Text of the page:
These assurances were given publicly in 1991 when the UN Human Rights Subcommission dropped from its agenda a draft resolution on Cambodia that referred to "the atrocities reaching the level of genocide committed in particular during the period of Khmer Rouge rule." No more, the UN body decided, should member governments seek to "detect, arrest, extradite or bring to trial those who have been responsible for crimes against humanity in Cambodia." No more are governments called upon to "prevent the return to government positions of those who were responsible for genocidal actions during the period 1975 to 1978."
Such guarantees of impunity for the genocidists were also part of the UN "peace plan" drafted by the permanent members of the Security Council: that is, by the United States. To avoid offending Pol Pot's principal backers, the Chinese, the plan dropped all mention of "genocide," replacing it with the euphemism: "policies and practices of the recent past.'' On this, Henry Kissinger, who played a leading pan in the mass bombing of Cambodia in the early 1970s, was an important influence.
Western propaganda prior to the UN "peace process" in Cambodia concentrated on the strength of the Khmer Rouge, so as to justify their inclusion. UN officials and American and Australian diplomats talked about 35-40,000 Khmer Rouge. "You will understand," they would say, "we can't leave a force as powerful as that outside the tent." As soon as the Khmer Rouge had been welcomed back to Phnom Penh and, in effect, given a quarter to a third of the countryside, they refused to take part in the elections. The tune then changed. They were now "finished," chorused Western diplomats. They were "weakened beyond hope."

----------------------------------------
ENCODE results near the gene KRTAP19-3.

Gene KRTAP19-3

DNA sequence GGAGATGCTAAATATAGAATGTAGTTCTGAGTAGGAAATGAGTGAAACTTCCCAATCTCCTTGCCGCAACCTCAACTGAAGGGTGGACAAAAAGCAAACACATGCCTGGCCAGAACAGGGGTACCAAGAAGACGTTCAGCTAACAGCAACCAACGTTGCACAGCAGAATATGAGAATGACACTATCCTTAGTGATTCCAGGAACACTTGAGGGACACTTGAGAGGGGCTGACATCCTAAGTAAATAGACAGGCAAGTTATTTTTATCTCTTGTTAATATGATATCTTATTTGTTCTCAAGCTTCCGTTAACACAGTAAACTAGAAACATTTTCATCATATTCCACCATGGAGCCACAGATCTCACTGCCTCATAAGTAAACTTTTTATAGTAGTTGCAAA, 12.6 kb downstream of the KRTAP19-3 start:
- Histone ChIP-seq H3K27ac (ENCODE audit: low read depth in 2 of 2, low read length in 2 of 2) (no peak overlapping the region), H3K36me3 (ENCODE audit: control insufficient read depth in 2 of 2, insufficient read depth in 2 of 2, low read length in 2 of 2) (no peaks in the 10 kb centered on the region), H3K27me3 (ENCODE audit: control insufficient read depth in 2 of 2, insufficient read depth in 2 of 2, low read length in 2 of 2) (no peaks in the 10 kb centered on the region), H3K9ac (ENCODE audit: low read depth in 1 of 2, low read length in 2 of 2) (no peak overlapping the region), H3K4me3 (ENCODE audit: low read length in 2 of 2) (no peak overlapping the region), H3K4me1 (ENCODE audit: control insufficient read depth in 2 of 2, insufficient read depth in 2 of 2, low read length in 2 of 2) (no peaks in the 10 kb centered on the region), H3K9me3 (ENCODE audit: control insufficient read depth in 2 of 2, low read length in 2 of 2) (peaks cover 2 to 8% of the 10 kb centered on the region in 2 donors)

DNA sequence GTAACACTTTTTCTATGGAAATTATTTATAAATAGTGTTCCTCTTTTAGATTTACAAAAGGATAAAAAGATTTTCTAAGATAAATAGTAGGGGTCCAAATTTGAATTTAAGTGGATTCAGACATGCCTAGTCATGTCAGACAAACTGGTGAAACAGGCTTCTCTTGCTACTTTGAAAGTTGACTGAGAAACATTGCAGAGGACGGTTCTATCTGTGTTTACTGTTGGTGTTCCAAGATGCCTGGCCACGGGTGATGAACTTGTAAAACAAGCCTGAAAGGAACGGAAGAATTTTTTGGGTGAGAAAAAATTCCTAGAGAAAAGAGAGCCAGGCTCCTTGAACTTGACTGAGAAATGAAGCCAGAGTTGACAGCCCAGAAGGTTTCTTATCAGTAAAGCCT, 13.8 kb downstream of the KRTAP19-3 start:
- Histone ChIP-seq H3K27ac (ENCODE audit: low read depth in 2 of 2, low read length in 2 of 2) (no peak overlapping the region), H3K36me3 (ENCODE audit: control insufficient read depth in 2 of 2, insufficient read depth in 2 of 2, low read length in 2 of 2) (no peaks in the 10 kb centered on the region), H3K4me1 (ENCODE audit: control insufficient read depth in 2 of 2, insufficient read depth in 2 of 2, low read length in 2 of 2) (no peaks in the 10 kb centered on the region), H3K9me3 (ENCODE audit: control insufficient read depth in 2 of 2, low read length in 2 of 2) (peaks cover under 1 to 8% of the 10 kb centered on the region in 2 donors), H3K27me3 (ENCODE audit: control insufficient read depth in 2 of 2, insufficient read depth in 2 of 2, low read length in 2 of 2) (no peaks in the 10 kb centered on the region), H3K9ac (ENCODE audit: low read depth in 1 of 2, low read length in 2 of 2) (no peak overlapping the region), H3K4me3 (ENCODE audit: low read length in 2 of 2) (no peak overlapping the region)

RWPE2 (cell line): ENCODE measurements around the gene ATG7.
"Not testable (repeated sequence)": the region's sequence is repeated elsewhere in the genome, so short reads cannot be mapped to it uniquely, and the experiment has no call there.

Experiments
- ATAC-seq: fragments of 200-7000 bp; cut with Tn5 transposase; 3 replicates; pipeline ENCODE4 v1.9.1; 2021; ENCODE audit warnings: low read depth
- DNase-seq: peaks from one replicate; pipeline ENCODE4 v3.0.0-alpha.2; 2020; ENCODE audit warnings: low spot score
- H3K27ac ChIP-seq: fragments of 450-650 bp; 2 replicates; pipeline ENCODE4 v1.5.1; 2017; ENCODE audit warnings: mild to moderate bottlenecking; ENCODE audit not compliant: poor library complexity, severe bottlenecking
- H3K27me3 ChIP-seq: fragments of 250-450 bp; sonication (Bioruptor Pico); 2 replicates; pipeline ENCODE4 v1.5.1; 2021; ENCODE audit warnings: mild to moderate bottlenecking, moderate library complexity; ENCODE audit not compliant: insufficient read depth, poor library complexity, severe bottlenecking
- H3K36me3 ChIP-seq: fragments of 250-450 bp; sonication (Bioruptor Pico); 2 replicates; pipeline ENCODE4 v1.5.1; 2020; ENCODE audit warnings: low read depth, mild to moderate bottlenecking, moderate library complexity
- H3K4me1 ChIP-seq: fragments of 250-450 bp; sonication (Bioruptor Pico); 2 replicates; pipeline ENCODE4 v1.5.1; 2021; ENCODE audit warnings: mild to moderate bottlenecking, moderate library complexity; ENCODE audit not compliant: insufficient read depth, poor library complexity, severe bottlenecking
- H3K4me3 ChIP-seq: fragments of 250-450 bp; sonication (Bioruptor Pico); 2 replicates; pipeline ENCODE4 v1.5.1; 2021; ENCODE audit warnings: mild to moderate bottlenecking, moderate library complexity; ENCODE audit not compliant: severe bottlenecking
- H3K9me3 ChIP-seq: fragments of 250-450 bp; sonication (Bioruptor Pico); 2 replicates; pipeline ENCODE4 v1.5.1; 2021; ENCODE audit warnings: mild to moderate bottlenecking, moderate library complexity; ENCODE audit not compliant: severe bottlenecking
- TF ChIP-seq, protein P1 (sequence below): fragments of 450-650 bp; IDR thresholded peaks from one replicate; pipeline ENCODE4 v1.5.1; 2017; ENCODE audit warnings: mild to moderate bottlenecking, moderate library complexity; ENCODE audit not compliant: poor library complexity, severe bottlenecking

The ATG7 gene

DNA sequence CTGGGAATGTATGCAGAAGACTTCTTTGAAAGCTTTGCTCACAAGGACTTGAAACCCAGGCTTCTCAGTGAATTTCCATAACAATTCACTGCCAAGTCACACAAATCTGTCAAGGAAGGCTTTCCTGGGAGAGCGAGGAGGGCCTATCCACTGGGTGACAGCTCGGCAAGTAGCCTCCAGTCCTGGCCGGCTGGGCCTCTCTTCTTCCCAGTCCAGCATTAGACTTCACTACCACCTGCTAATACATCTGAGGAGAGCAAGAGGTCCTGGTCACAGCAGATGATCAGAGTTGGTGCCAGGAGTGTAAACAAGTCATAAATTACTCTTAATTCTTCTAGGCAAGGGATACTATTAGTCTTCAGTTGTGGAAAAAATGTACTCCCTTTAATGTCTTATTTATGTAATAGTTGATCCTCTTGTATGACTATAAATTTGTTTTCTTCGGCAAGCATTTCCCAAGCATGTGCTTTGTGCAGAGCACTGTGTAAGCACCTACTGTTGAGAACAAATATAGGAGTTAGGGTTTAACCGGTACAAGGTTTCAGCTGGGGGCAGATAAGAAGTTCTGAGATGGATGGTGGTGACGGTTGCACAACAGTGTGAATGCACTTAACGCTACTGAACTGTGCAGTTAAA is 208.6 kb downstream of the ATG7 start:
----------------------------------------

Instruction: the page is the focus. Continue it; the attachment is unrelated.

In the meantime, the Khmer Rouge was establishing itself as the richest terrorist group in history by selling off tracts of Cambodia's forests, as well as its precious stones, to the Thai, whose government was a signatory to the "peace accords." No one stopped them. They established four large new bases inside Thailand, complete with a field hospital. Thai soldiers guarded the road that led to them. The "they are finished" line remains in vogue to this day Undoubtedly, they have been numerically diminished by defections and attrition, but their number was always a false measure of their true strength. It seems the State Department believes they are far from finished.